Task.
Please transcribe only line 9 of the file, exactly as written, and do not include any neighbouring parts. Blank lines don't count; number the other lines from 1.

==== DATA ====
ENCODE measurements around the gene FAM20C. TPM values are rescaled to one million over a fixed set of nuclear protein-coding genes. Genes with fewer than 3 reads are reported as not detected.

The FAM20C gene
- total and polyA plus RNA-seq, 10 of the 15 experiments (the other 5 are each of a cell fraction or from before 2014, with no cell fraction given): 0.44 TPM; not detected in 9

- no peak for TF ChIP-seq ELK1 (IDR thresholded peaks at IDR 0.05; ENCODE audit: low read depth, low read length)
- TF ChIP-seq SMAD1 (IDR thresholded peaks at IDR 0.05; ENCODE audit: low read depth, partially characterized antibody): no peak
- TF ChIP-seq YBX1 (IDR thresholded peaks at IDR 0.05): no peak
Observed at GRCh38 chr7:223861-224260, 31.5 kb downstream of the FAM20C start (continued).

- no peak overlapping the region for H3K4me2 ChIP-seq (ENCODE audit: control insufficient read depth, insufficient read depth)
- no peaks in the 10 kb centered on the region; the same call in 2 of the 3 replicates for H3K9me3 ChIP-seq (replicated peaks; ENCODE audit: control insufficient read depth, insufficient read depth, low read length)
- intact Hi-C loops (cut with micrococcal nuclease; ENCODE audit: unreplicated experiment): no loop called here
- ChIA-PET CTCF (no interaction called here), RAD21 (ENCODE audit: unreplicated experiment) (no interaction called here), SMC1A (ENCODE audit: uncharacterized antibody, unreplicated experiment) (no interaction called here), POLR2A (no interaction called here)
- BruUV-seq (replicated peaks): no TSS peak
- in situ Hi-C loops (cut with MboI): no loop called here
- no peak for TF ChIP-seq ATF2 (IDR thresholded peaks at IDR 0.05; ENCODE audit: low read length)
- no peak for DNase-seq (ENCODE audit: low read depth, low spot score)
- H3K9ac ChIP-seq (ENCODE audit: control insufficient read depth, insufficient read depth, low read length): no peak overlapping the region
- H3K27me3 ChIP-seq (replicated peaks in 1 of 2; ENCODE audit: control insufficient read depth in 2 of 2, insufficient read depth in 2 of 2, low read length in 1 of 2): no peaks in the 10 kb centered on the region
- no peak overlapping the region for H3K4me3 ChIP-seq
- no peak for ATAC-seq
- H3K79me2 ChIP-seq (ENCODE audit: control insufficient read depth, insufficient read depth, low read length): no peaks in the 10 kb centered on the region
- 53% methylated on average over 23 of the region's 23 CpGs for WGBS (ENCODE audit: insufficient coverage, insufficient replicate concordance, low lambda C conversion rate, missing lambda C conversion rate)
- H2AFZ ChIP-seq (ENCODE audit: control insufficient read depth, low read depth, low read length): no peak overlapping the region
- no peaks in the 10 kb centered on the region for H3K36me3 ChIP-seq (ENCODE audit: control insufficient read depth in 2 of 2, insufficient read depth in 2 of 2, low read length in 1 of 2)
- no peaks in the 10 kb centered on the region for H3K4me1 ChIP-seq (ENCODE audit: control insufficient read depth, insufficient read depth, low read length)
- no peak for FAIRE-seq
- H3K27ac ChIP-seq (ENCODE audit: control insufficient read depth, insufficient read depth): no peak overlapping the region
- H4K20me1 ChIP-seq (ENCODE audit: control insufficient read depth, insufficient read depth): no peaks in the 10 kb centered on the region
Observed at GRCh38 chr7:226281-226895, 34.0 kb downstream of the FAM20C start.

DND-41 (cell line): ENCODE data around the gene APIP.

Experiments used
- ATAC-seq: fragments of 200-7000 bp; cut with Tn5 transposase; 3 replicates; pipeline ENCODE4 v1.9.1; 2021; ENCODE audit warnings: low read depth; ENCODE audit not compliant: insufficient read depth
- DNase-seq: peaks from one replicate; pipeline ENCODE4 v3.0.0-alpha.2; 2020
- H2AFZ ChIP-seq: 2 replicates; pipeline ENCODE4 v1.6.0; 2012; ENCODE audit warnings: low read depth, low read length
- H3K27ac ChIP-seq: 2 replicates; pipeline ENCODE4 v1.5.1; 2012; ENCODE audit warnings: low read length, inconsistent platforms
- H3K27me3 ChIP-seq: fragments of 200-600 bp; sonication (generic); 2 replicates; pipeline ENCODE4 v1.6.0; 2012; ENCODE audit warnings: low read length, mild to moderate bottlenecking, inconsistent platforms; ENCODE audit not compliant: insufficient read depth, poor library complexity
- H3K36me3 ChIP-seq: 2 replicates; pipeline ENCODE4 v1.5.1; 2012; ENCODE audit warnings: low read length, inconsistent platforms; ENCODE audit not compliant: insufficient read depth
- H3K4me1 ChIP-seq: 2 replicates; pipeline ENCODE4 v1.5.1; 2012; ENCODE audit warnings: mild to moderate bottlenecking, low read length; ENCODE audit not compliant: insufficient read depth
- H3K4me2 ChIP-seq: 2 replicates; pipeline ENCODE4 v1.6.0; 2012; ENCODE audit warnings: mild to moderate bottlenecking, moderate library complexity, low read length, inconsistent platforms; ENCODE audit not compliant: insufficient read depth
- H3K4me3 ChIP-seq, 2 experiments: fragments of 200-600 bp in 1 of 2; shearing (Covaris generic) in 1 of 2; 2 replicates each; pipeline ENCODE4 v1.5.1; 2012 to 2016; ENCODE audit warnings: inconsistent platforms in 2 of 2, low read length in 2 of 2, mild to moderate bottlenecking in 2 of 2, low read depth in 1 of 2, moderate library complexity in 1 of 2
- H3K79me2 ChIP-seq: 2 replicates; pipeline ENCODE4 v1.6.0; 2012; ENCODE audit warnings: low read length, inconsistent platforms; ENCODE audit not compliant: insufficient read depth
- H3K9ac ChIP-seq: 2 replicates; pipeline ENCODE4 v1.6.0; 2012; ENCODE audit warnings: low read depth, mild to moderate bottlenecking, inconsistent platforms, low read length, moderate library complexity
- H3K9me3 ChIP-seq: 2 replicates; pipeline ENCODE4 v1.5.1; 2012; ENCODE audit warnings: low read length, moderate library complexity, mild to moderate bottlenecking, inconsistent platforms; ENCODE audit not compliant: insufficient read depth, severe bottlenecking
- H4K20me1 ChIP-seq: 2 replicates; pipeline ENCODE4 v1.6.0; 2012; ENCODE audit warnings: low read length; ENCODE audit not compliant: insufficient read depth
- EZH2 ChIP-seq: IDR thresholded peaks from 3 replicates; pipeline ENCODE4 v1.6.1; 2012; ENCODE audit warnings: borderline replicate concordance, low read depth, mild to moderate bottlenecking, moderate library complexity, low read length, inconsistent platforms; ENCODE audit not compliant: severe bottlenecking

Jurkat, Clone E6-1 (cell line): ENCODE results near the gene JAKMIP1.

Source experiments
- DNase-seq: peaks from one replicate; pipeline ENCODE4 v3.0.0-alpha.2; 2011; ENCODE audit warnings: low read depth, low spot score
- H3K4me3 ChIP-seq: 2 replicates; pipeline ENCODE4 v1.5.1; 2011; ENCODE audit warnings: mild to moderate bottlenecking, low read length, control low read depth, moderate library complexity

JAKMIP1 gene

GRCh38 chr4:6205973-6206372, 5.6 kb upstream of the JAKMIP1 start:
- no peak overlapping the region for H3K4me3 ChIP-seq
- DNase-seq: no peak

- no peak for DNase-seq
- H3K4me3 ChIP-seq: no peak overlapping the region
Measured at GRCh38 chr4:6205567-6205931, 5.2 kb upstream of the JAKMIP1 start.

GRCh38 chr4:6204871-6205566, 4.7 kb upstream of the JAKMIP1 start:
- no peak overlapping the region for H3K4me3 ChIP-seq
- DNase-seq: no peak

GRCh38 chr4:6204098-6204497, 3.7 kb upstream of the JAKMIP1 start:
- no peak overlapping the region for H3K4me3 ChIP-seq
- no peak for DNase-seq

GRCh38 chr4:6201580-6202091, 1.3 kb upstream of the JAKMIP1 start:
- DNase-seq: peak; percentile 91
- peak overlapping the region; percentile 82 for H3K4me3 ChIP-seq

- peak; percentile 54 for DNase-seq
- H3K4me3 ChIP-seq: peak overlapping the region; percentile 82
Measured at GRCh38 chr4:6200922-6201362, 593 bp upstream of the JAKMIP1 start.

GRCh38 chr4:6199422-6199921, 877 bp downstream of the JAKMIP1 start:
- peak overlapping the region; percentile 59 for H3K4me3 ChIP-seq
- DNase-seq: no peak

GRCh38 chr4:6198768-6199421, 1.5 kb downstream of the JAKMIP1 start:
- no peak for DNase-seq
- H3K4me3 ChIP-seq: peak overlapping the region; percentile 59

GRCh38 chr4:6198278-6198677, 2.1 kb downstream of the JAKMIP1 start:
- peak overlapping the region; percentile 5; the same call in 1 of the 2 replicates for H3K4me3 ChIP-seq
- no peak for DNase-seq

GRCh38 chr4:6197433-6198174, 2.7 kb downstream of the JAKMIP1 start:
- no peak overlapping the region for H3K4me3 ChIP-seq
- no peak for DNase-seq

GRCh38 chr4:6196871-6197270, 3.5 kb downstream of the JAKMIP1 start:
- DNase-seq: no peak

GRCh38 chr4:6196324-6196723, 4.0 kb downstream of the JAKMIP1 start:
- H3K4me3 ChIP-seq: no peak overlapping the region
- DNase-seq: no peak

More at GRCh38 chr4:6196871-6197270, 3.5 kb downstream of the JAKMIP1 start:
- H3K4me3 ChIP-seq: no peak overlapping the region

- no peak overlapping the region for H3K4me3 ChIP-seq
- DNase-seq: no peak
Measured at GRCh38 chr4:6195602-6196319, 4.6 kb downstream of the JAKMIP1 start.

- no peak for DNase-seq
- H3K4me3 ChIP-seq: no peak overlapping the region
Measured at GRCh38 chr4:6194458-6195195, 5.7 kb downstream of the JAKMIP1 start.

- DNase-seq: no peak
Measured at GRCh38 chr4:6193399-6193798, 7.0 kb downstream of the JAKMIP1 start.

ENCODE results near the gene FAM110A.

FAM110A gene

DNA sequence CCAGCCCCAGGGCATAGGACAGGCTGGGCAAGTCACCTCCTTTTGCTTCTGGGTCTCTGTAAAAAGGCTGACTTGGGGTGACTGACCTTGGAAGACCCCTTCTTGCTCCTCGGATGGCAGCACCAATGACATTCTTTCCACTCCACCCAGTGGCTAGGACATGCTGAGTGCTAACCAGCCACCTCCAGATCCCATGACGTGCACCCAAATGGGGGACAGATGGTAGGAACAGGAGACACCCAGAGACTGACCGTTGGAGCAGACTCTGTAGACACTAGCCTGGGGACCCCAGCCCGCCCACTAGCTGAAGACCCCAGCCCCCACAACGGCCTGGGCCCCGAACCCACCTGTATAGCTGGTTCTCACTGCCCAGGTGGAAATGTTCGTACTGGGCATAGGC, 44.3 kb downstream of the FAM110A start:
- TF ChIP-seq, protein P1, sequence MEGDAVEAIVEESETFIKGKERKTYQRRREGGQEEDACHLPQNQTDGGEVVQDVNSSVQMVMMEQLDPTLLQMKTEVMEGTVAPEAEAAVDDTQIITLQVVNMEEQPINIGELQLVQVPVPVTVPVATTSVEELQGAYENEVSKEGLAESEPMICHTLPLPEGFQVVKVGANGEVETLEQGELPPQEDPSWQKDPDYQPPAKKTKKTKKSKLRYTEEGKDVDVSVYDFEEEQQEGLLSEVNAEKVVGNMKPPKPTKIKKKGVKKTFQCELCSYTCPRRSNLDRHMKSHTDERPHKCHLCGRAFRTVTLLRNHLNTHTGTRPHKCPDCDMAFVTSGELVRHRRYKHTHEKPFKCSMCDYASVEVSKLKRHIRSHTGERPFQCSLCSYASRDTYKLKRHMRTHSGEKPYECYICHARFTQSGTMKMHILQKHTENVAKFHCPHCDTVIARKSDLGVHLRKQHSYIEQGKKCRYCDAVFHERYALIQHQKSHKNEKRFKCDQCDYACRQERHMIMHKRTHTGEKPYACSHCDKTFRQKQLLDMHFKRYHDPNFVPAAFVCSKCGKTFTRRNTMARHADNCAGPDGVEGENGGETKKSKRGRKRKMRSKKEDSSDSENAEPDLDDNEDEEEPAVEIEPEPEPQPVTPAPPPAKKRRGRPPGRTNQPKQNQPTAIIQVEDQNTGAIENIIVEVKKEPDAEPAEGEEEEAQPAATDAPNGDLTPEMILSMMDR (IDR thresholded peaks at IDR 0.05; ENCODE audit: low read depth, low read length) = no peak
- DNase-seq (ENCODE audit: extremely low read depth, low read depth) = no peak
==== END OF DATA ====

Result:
- no peaks in the 10 kb centered on the region; the same call in 2 of the 3 replicates for H3K9me3 ChIP-seq (replicated peaks; ENCODE audit: control insufficient read depth, insufficient read depth, low read length)